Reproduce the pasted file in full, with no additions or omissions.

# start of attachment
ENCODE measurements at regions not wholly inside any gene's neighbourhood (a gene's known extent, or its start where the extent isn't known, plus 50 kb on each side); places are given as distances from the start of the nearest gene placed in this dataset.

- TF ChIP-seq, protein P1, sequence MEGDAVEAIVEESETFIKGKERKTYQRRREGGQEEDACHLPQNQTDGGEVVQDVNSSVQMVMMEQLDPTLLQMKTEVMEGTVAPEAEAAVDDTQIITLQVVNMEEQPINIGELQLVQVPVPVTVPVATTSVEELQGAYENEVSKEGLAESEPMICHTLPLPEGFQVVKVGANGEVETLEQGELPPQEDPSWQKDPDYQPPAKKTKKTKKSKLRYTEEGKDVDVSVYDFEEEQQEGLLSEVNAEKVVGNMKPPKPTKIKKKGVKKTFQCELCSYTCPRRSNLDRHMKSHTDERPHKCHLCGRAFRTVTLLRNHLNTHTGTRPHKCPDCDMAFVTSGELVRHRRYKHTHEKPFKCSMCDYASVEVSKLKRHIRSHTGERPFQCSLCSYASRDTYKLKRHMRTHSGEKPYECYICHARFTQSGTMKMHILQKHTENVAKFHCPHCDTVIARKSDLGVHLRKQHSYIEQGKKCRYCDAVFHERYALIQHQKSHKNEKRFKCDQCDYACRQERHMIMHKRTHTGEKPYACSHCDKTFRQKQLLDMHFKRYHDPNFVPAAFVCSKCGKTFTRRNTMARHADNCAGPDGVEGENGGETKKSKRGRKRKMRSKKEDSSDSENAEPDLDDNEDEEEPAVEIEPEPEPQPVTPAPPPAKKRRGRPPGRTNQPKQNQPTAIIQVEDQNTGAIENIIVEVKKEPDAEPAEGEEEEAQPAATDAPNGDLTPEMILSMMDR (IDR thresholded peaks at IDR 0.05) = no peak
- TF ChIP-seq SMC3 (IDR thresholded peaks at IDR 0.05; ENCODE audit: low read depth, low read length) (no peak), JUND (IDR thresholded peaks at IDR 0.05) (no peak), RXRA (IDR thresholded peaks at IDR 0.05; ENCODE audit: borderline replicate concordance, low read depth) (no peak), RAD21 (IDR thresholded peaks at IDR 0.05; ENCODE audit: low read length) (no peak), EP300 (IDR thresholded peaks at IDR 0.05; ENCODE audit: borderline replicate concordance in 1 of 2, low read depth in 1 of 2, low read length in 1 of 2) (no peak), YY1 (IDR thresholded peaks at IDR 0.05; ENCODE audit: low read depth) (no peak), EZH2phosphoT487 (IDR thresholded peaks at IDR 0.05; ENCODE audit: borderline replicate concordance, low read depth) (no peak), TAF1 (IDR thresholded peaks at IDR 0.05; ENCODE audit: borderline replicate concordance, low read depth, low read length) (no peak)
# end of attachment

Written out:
ENCODE measurements at regions not wholly inside any gene's neighbourhood (a gene's known extent, or its start where the extent isn't known, plus 50 kb on each side); places are given as distances from the start of the nearest gene placed in this dataset.

- TF ChIP-seq, protein P1, sequence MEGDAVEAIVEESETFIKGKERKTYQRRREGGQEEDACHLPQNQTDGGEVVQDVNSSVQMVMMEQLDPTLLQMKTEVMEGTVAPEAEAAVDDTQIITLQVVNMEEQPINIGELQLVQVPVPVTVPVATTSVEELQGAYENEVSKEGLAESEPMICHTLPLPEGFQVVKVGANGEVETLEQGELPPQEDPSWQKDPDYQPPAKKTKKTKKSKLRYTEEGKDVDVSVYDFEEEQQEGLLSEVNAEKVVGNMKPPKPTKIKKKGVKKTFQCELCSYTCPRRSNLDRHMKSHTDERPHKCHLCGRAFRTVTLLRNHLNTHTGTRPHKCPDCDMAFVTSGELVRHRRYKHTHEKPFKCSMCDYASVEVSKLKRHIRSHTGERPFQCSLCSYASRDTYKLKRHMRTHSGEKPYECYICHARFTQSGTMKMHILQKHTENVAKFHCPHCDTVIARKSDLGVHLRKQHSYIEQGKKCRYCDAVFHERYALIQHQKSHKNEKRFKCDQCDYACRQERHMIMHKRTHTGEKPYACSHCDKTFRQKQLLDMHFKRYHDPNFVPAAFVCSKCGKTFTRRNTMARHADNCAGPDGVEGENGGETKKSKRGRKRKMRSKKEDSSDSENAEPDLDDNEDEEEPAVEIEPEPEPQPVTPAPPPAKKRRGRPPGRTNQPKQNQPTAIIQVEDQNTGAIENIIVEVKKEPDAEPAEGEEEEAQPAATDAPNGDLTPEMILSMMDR (IDR thresholded peaks at IDR 0.05) = no peak
- TF ChIP-seq SMC3 (IDR thresholded peaks at IDR 0.05; ENCODE audit: low read depth, low read length) (no peak), JUND (IDR thresholded peaks at IDR 0.05) (no peak), RXRA (IDR thresholded peaks at IDR 0.05; ENCODE audit: borderline replicate concordance, low read depth) (no peak), RAD21 (IDR thresholded peaks at IDR 0.05; ENCODE audit: low read length) (no peak), EP300 (IDR thresholded peaks at IDR 0.05; ENCODE audit: borderline replicate concordance in 1 of 2, low read depth in 1 of 2, low read length in 1 of 2) (no peak), YY1 (IDR thresholded peaks at IDR 0.05; ENCODE audit: low read depth) (no peak), EZH2phosphoT487 (IDR thresholded peaks at IDR 0.05; ENCODE audit: borderline replicate concordance, low read depth) (no peak), TAF1 (IDR thresholded peaks at IDR 0.05; ENCODE audit: borderline replicate concordance, low read depth, low read length) (no peak)